A non existent ‘pakka’ road in Aligarh

Akhilesh Yadav has earned Goodwill

After finishing the day’s work in Agra, I move around to hunt for dinner, and end up near a roadside stall in the Cant. area which is selling Indianised version of Pasta and Chinese food. I eat to my heart’s content for just forty rupees and spot a “Sheroes Cafe” while searching for tea. Run completely by acid attack victims, Sheroes Cafes are library-cafe-snack joints all rolled in one. I enter the café, the girls are busy in talking with some local youths working for other NGOs, discussing a joint program. Still, I am immediately attended, and my order for the tea quickly delivered. The girls radiate confidence as they do the café work, and the tea is far better than my expectations. As they resume their discussion, which often breaks into laughter, I try to imagine how hard it would be to lay faith in humanity again, after someone disfigures one’s face completely and permanently by throwing corrosive acid. A chemical which melts skin, eyes, lips all and leaves one’s body and soul scarred, for life. I think their laughter is the most valuable thing around, which should never stop.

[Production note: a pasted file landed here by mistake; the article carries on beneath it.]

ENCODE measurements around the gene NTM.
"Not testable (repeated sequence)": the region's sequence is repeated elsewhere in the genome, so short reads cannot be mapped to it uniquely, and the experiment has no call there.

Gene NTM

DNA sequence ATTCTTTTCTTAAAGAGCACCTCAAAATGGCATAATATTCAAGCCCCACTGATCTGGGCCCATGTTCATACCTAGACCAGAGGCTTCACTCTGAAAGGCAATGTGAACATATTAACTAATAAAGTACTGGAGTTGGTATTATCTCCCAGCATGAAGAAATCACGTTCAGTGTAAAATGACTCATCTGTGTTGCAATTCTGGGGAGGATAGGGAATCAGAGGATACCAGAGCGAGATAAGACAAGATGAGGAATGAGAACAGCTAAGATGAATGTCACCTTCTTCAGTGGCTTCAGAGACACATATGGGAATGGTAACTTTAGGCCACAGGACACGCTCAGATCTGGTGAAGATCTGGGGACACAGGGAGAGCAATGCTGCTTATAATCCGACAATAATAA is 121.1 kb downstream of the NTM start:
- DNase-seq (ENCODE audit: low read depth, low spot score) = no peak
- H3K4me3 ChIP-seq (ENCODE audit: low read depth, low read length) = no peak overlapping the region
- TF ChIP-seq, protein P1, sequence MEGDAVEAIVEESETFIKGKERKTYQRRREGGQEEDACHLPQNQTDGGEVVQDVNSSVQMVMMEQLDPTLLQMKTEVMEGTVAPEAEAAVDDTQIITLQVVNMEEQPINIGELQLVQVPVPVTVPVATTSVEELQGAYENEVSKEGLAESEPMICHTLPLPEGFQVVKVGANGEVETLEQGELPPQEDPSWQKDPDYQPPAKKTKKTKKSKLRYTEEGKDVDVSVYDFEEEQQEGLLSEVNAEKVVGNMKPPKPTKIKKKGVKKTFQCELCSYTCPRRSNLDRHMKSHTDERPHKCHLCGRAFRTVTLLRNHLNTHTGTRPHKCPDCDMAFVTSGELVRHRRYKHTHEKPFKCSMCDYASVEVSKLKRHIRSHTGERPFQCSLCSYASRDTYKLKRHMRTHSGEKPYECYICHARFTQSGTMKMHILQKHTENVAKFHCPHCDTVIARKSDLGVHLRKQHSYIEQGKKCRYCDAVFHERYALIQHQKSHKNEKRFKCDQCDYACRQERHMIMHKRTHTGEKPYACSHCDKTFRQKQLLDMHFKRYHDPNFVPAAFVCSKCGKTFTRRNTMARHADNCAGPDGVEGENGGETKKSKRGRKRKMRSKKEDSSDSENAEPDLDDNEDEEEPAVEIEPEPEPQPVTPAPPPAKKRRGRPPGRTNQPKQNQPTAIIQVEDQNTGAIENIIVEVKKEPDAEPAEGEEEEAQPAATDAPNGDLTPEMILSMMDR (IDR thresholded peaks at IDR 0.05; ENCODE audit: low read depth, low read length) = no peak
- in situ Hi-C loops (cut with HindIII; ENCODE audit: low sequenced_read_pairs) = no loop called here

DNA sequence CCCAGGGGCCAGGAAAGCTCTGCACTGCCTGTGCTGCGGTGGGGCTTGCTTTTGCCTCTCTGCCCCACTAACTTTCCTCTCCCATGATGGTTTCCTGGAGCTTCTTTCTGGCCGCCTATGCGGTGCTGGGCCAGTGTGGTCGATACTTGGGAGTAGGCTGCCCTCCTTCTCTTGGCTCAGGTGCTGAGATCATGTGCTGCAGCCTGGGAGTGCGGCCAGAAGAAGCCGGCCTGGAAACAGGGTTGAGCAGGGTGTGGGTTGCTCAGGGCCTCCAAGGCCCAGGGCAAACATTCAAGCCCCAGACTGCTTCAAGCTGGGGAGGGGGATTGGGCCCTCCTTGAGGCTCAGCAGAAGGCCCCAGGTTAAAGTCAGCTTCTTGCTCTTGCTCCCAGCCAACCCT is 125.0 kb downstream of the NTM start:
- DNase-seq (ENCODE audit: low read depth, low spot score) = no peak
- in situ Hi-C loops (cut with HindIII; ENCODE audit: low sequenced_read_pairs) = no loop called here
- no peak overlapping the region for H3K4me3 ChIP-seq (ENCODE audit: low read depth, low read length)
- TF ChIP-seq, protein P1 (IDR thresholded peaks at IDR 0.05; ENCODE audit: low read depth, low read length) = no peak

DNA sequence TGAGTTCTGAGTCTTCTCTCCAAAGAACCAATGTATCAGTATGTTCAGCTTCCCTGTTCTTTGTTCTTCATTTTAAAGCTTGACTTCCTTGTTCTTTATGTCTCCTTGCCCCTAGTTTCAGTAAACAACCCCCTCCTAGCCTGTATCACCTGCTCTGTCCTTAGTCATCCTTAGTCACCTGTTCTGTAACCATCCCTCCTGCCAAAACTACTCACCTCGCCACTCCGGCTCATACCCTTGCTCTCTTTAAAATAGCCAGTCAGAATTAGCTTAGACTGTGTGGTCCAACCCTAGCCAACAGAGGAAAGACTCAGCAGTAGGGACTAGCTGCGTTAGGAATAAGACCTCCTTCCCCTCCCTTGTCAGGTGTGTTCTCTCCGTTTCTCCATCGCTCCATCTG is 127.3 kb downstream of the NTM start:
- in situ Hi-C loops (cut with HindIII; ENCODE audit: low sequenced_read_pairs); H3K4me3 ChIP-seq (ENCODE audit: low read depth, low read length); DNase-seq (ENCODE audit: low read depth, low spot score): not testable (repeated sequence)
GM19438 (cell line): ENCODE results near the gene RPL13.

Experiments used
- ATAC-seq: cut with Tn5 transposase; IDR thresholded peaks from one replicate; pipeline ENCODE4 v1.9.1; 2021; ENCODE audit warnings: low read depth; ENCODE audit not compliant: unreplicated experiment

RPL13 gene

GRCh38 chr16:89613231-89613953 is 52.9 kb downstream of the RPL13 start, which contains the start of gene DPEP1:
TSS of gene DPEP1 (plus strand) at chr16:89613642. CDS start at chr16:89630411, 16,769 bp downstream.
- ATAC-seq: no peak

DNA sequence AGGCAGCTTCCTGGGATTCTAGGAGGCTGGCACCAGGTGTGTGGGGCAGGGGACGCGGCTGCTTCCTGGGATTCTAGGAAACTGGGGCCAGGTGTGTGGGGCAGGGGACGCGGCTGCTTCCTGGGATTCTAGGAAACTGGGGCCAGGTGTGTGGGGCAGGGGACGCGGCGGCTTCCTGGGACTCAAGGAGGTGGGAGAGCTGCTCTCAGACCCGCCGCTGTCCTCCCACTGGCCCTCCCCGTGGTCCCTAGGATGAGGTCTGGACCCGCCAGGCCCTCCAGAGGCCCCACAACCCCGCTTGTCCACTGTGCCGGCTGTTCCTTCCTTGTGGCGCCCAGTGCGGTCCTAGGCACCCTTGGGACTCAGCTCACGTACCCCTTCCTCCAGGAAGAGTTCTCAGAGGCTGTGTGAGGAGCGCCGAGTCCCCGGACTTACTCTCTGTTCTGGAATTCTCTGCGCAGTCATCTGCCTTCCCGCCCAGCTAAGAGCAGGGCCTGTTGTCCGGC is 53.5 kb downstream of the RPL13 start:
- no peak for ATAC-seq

Suddenly one of the youths asks- “arey, tumahara Akhilesh Bhaiyya jitega kya is bar” (will your Akhilesh bhaiyya win this time)? “Jit jaye to achcha hi hai” (it’s good if he wins), says one of the girls. Suddenly I remember that Sheroes Cafes got a generous grant from the Akhilesh Yadav government, which made them possible to function, an action that has certainly won the hearts of these girls. I try to think- what could be a politician’s biggest achievement, his biggest take away. Development, progress, peace, all is fine, but goodwill is certainly the biggest one. Clearly, Akhilesh Yadav has generated good will in the hearts of many people, and that certainly is his biggest achievement.